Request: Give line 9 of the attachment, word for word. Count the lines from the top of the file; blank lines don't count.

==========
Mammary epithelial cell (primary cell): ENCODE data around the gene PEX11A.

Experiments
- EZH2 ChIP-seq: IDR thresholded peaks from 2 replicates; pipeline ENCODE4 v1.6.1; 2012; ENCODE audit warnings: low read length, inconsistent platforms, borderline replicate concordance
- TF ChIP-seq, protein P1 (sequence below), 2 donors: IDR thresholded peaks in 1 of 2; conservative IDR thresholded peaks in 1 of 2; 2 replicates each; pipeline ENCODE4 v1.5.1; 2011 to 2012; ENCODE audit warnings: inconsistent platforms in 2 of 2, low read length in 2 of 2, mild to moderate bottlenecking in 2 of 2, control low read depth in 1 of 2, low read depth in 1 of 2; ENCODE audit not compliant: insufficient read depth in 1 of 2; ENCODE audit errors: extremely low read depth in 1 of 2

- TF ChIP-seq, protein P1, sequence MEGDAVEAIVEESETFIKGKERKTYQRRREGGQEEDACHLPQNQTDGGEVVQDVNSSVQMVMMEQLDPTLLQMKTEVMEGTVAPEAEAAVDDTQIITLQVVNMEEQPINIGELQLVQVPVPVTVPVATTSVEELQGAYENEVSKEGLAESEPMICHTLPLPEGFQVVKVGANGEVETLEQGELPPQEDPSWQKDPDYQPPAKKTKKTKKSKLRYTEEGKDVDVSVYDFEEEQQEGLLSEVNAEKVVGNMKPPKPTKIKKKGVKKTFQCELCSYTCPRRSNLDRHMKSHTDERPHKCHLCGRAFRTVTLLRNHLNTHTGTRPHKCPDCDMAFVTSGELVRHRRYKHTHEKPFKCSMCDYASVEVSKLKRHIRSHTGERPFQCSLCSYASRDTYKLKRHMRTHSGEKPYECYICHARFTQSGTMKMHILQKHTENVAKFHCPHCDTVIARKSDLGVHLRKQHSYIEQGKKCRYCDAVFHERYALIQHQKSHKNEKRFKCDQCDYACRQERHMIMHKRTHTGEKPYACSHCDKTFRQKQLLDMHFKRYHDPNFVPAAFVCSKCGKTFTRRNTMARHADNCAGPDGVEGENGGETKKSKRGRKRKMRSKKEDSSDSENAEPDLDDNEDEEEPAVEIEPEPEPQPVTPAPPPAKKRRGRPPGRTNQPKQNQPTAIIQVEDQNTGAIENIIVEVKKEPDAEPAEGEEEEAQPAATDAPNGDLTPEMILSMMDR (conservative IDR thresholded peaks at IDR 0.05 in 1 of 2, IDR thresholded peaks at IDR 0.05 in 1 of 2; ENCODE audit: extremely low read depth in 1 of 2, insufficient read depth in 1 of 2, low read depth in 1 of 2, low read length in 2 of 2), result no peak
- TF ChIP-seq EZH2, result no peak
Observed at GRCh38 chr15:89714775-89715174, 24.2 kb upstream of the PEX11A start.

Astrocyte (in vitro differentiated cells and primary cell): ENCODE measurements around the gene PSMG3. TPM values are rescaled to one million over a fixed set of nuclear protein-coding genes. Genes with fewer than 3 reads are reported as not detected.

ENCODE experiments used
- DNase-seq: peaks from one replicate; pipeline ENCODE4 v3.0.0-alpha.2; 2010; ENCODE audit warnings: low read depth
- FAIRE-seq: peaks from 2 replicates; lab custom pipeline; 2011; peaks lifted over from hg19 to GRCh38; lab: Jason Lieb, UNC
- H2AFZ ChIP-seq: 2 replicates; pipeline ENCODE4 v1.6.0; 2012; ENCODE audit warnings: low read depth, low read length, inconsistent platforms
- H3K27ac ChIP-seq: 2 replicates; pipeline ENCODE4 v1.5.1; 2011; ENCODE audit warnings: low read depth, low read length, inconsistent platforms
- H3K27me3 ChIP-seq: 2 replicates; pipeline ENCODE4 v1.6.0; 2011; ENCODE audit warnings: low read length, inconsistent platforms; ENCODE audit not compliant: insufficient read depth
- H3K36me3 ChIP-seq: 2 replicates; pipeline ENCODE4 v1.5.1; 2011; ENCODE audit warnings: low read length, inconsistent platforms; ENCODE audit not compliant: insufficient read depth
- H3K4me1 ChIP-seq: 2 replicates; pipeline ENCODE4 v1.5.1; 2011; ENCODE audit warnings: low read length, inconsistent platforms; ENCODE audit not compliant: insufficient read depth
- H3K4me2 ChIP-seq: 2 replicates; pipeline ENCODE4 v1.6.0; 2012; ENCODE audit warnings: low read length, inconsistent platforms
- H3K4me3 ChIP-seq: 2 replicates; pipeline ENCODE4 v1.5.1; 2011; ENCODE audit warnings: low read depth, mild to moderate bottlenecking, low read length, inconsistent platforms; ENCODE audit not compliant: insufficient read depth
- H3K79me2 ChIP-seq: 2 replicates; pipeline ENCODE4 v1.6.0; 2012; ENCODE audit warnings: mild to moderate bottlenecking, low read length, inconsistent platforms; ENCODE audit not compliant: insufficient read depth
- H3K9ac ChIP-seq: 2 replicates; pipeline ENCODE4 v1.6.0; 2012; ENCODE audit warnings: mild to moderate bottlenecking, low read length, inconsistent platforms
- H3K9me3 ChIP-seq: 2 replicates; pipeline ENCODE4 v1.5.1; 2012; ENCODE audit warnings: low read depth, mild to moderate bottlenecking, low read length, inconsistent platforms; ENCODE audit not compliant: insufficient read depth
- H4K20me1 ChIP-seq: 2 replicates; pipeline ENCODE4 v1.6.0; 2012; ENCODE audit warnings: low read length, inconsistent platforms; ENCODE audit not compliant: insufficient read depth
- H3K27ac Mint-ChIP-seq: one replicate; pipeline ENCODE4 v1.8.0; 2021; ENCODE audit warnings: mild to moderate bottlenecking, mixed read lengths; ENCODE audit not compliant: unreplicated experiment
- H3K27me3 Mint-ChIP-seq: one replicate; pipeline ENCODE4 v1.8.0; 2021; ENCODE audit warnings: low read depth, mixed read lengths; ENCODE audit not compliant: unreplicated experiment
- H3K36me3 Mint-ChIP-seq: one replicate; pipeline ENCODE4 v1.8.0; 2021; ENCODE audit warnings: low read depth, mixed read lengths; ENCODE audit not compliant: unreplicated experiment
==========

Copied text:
ENCODE experiments used